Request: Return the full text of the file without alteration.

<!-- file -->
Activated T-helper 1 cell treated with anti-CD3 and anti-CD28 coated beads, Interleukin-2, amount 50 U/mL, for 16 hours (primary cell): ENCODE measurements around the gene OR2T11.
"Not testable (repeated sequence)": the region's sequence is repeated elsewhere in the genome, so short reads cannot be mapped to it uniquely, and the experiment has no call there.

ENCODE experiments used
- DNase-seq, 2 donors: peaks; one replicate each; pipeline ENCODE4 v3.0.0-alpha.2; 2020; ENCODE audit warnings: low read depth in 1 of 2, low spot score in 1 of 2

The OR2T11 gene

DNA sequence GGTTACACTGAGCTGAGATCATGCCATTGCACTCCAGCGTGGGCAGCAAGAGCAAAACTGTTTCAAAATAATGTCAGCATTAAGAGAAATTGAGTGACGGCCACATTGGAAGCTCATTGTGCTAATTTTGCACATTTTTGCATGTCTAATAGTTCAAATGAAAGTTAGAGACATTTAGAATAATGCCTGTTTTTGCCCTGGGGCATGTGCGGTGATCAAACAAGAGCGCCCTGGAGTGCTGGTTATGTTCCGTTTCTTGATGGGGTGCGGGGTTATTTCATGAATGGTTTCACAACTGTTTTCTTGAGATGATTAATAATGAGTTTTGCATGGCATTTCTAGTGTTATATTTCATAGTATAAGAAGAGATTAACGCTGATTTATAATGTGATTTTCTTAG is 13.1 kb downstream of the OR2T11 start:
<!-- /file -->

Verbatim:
Activated T-helper 1 cell treated with anti-CD3 and anti-CD28 coated beads, Interleukin-2, amount 50 U/mL, for 16 hours (primary cell): ENCODE measurements around the gene OR2T11.
"Not testable (repeated sequence)": the region's sequence is repeated elsewhere in the genome, so short reads cannot be mapped to it uniquely, and the experiment has no call there.

ENCODE experiments used
- DNase-seq, 2 donors: peaks; one replicate each; pipeline ENCODE4 v3.0.0-alpha.2; 2020; ENCODE audit warnings: low read depth in 1 of 2, low spot score in 1 of 2

The OR2T11 gene

DNA sequence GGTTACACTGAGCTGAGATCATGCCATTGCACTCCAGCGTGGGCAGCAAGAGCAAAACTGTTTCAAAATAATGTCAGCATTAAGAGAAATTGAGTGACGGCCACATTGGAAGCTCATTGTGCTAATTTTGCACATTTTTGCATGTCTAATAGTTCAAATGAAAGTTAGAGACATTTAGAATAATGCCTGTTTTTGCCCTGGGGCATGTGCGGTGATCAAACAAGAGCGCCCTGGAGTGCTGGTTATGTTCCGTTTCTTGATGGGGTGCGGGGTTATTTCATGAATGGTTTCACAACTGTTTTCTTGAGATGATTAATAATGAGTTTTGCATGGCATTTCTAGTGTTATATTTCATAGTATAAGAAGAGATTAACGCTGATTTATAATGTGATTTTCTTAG is 13.1 kb downstream of the OR2T11 start: